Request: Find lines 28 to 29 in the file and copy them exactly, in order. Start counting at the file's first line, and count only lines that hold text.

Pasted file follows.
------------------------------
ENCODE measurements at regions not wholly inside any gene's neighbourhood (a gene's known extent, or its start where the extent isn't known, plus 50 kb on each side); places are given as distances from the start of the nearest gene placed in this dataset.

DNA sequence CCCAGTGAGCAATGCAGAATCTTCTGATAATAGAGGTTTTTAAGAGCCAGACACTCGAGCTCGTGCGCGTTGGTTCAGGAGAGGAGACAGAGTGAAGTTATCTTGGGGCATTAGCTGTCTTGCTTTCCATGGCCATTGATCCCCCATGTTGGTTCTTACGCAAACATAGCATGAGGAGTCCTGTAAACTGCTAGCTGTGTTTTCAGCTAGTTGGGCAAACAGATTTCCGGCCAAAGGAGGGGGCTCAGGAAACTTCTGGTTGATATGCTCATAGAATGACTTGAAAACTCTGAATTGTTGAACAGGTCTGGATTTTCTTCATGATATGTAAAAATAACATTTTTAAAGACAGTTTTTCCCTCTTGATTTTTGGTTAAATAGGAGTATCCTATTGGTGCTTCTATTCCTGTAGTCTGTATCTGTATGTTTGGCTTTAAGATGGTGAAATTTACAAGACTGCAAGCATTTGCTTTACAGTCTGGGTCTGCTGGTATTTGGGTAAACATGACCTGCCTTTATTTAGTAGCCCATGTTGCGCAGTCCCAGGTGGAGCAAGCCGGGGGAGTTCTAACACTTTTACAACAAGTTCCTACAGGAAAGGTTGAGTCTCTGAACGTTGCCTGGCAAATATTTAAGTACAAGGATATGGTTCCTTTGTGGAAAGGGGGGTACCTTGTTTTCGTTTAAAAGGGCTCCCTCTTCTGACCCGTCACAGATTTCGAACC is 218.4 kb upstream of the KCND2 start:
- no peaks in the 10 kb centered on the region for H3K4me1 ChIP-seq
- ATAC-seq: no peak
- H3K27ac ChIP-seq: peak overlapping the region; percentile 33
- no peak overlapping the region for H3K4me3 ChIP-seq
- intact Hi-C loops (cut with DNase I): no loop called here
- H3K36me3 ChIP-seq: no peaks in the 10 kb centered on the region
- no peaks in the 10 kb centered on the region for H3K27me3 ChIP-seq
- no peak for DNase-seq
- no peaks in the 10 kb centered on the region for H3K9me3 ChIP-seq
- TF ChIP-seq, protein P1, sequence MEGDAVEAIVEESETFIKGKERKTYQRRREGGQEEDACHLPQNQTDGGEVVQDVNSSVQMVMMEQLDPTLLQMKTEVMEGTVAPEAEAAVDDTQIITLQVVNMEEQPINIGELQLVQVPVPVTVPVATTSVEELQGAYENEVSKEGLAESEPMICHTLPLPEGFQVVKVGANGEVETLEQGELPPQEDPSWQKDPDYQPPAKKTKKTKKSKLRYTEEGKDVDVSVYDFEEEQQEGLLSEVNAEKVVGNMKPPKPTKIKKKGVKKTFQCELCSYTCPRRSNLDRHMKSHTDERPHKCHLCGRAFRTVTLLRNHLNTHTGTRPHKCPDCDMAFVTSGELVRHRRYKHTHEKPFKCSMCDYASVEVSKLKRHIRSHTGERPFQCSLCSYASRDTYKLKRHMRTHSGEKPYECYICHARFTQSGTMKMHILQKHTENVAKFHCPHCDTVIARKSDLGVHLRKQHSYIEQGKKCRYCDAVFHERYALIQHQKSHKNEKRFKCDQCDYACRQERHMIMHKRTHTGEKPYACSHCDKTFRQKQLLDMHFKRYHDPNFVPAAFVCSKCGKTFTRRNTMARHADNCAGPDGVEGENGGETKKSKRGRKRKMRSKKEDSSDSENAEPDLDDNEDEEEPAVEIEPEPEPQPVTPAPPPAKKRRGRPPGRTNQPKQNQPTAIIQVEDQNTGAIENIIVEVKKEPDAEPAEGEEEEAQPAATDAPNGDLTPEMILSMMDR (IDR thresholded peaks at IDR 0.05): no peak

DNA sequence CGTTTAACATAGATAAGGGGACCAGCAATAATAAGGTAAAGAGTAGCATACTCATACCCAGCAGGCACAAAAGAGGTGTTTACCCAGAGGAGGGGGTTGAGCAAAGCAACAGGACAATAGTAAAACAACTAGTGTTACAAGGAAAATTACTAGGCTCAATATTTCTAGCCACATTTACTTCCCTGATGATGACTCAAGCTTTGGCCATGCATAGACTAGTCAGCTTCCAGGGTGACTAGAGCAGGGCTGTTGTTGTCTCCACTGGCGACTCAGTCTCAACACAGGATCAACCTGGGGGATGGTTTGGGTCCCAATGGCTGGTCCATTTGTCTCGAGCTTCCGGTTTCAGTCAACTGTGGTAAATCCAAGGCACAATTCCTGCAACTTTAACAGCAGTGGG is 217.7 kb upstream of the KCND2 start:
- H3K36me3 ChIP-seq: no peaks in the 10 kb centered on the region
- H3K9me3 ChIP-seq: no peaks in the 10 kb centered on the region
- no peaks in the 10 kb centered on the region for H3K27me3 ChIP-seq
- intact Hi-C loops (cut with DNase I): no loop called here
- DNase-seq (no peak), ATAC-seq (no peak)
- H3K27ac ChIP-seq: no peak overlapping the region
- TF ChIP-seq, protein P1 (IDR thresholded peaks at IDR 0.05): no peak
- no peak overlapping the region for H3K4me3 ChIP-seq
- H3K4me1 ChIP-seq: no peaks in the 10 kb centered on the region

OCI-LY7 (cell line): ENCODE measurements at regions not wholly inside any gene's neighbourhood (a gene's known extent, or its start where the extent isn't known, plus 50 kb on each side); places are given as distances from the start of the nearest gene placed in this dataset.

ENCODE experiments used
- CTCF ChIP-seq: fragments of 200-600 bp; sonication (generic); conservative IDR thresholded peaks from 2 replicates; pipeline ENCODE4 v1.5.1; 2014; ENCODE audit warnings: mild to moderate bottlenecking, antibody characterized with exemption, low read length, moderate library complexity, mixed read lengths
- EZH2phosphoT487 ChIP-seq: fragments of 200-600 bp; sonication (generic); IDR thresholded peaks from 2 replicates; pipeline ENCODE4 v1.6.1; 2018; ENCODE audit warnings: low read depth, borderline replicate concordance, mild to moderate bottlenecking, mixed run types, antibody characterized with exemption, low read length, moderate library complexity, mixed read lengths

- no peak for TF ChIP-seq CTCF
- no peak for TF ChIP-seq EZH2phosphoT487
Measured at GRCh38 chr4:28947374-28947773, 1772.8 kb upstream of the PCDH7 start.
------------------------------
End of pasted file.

- no peak for TF ChIP-seq EZH2phosphoT487
Measured at GRCh38 chr4:28947374-28947773, 1772.8 kb upstream of the PCDH7 start.